Against the Grain

April 24, 2012

By Andrea Goto  ·  Photography by Chia Chong


I’ve never been one to go against the grain. In fact, I’m usually about 3 years behind every trend because I prefer to have others pave the way while I do a risk assessment from the sidelines.  Overtime, when the threat-level hovers around mellow yellow, I get on board.  I only recently bought a pair of skinny jeans and aviators.  Consequently, I’m perpetually chasing trends on their way out, but such is life spent swimming in the mainstream.

It’s not that I’m a conformist, per se; I prefer “silent subversive.”  I engage in political protest by avoiding eye contact with the people with whom I disagree.  I once went rogue on my husband, refusing to wash his dishes in an attempt to get him to step up around the house.  I lasted exactly 23 minutes.

I want to be a trendy hipster, but it’s just not in my genetic makeup.  (Speaking of makeup, I also wear the same brown eyeliner and shadow.  Every.  Single.  Day.)  A few months ago I considered jumping on the gluten-free bandwagon with the rest of my eating-disordered friends (call it what it is, people).  Long gone are the days when the gluten-free diet was for those with the celiac sickness—people you could only invite for sushi or breadless sandwiches made of air.  Maybe it’s because if you go gluten-free, you automatically gain membership into an exclusive club.  You get your own made-to-order lunches; your own brand of brownies and beer.  The anti-glutens are an affluent bunch and supposedly without the troubled tummies that the common folk endure.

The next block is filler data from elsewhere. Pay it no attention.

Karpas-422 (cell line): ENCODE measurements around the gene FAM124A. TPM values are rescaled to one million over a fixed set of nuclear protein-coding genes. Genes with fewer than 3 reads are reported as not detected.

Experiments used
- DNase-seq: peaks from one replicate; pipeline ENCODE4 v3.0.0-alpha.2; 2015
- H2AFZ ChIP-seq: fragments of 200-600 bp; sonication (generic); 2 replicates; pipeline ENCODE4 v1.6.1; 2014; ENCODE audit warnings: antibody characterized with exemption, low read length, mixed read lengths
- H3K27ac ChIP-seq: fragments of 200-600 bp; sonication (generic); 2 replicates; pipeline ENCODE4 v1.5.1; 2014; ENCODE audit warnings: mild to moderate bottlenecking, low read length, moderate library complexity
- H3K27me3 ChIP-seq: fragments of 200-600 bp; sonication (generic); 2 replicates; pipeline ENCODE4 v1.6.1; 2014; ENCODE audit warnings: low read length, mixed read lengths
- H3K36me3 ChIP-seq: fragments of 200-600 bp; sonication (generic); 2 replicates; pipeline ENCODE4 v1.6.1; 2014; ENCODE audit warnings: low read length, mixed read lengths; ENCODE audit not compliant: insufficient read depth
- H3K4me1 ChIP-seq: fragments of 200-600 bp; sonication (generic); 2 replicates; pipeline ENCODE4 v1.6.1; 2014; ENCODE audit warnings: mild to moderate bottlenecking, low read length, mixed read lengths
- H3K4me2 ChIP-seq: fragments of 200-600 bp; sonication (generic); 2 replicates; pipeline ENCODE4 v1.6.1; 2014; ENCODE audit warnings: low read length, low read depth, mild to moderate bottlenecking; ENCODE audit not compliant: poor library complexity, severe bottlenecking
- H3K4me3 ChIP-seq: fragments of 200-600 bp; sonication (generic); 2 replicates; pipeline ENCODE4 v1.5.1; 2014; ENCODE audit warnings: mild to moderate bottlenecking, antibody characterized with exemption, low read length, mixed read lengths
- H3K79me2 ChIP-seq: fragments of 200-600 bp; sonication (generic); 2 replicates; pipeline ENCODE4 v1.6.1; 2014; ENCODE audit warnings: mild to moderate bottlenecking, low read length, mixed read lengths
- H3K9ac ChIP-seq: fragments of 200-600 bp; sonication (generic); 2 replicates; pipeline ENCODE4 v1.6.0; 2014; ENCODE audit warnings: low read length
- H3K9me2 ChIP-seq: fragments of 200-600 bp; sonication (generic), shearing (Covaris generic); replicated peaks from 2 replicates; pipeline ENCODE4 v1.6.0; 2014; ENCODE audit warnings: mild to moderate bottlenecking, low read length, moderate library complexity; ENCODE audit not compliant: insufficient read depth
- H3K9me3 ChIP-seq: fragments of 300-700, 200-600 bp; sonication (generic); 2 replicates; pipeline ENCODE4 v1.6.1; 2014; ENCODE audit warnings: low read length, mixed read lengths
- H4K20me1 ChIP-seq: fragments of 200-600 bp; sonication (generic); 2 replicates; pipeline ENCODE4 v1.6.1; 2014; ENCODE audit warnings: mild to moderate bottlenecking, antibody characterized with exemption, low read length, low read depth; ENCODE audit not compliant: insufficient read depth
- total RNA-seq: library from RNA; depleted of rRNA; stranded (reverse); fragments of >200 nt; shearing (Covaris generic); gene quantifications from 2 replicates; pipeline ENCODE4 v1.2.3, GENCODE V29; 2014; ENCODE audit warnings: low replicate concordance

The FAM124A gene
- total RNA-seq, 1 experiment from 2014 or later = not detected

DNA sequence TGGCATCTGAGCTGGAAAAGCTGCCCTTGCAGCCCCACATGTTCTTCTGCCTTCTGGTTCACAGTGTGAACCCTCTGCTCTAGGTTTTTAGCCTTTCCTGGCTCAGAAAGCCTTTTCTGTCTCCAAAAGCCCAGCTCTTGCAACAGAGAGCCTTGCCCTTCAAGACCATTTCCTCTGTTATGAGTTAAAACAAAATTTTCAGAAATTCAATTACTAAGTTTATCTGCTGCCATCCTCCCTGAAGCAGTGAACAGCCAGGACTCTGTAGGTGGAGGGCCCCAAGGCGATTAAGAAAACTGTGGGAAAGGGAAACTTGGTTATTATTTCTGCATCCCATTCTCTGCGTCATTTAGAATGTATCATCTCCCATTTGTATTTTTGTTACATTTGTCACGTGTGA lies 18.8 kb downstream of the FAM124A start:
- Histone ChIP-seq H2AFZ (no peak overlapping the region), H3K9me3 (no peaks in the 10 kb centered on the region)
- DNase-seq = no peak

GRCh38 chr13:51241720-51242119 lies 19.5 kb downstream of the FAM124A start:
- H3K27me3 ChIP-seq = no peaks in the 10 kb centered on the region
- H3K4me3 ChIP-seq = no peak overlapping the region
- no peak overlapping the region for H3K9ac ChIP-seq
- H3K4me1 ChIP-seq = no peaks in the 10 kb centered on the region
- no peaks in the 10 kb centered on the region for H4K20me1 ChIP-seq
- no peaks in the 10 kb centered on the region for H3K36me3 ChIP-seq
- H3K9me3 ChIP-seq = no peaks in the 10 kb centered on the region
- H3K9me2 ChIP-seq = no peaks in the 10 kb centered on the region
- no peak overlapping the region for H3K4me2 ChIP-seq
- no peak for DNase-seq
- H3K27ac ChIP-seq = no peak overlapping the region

I went gluten-free for less time than I allowed my husband’s dishes to “soak” in the sink. For me, it all boiled down to oatmeal.  And pasta.  And whole-wheat bread.  And, well, the freedom to eat whatever the hell is on my plate, or, more accurately, served to me at a Mexican restaurant.  Once again, I find myself unable to “go against the grain.”

That’s not to say that I’ll never go gluten free.  After all, it’s not just about being one of the cool kids; sometimes I wonder if my third-trimester bloat might be related to some offensive grains upsetting my gut.  As with most things in my life, I’ll manage to stick with the status quo for about five more years before I adopt this hipster habit—right about the time that gluten-free has given way to some new fad, like trying to get healthy and lose weight on a fat-free diet.  As if.

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